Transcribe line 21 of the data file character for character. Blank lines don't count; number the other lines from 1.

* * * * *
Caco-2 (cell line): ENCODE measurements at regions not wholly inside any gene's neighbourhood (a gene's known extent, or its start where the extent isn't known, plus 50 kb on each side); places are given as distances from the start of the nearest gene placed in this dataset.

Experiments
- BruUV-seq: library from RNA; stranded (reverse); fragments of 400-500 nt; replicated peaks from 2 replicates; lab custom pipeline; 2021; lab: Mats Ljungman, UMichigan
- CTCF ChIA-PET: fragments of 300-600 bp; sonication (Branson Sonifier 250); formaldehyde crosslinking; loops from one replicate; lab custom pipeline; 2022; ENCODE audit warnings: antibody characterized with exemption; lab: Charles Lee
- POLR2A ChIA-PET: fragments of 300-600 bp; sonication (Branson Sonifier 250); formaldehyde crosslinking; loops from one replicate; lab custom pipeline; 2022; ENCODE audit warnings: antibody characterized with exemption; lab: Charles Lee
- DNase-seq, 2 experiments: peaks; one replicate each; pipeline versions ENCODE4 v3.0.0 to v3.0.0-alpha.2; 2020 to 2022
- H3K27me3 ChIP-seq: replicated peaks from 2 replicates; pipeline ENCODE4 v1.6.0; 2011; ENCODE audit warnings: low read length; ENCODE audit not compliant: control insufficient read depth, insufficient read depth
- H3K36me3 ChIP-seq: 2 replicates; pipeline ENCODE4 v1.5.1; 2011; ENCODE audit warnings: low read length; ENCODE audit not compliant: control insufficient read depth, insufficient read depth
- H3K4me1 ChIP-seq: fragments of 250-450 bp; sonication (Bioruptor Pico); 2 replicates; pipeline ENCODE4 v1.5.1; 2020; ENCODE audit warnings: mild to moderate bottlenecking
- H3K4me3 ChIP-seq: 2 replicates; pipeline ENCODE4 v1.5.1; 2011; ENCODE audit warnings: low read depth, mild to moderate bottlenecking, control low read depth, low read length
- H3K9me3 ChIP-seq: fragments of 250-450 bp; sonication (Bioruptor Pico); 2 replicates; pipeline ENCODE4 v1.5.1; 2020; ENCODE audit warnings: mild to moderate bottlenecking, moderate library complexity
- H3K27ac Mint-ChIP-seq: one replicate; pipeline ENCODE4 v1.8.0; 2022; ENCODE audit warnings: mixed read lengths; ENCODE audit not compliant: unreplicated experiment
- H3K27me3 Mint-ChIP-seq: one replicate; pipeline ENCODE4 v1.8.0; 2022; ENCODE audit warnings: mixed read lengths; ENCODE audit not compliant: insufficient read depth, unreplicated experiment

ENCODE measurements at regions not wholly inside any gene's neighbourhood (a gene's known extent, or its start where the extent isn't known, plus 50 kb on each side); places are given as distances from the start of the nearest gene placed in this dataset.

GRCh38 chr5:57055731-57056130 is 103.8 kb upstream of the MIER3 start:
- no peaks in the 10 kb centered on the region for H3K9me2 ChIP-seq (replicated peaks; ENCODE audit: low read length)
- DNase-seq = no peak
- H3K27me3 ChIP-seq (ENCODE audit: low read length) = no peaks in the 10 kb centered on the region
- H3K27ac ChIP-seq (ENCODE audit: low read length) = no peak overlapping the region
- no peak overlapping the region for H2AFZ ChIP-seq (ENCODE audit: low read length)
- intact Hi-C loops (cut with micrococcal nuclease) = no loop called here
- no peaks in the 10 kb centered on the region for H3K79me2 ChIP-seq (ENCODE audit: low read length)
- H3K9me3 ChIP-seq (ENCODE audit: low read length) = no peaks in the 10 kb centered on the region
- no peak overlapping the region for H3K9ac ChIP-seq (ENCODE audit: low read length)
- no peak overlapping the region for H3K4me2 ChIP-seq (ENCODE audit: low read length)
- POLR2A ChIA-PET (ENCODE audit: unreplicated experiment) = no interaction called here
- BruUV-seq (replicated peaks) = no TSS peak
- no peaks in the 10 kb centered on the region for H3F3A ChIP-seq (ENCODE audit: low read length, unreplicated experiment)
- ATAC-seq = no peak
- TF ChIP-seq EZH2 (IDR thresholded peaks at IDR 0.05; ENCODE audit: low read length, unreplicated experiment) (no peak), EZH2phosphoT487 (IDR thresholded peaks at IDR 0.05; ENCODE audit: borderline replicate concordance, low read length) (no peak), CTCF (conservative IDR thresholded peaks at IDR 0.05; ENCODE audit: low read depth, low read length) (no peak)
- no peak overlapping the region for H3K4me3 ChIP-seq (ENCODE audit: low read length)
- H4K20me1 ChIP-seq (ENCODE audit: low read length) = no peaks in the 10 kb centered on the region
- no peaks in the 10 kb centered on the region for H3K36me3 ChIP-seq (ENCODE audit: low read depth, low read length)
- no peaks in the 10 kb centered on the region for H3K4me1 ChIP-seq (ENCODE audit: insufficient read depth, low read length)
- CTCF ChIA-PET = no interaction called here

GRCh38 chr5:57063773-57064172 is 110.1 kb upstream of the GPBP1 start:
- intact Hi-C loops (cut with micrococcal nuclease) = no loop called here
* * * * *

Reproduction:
- intact Hi-C loops (cut with micrococcal nuclease) = no loop called here